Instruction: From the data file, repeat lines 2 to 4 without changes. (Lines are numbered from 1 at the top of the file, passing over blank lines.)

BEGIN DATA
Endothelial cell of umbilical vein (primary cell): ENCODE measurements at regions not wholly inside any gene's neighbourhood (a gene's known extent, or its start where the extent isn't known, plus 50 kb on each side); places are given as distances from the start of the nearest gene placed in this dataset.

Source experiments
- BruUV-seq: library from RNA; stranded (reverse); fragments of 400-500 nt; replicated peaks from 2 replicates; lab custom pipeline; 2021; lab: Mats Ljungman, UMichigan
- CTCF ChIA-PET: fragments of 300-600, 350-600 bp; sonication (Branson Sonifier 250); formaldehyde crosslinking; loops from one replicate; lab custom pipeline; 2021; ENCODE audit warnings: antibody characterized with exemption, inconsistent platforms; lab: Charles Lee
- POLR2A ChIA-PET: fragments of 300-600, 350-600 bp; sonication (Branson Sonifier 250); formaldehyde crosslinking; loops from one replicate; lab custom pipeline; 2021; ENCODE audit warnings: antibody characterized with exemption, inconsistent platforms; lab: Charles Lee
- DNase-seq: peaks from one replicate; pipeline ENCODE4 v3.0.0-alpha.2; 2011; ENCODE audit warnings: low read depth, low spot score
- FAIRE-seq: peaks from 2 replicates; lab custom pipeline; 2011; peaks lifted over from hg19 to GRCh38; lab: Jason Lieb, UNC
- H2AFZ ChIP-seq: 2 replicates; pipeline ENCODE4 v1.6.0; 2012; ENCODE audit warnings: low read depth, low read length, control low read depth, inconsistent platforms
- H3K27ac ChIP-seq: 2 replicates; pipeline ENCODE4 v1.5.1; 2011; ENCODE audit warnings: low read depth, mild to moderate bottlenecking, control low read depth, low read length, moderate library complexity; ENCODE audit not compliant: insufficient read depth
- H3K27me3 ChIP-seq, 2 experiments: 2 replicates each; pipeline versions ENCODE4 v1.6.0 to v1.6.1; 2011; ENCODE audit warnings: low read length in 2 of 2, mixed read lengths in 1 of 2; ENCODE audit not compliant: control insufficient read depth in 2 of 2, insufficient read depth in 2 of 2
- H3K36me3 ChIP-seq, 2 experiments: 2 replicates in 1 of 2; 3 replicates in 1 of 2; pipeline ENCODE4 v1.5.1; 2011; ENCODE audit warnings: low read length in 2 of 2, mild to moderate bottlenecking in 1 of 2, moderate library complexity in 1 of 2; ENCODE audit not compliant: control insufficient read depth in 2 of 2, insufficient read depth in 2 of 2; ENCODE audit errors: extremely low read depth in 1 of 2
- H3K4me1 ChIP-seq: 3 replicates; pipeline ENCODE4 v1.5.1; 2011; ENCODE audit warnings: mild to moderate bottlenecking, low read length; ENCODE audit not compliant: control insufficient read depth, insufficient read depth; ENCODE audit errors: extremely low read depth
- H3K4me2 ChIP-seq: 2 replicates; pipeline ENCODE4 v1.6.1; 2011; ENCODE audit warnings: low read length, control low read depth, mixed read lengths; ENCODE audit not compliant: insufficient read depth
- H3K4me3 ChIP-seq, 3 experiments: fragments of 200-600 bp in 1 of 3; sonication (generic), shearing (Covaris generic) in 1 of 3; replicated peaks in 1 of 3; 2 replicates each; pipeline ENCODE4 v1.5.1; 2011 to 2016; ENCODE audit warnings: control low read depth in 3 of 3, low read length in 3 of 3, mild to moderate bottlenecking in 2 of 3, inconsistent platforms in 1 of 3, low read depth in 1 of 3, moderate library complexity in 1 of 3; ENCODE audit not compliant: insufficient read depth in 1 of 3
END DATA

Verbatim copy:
Source experiments
- BruUV-seq: library from RNA; stranded (reverse); fragments of 400-500 nt; replicated peaks from 2 replicates; lab custom pipeline; 2021; lab: Mats Ljungman, UMichigan
- CTCF ChIA-PET: fragments of 300-600, 350-600 bp; sonication (Branson Sonifier 250); formaldehyde crosslinking; loops from one replicate; lab custom pipeline; 2021; ENCODE audit warnings: antibody characterized with exemption, inconsistent platforms; lab: Charles Lee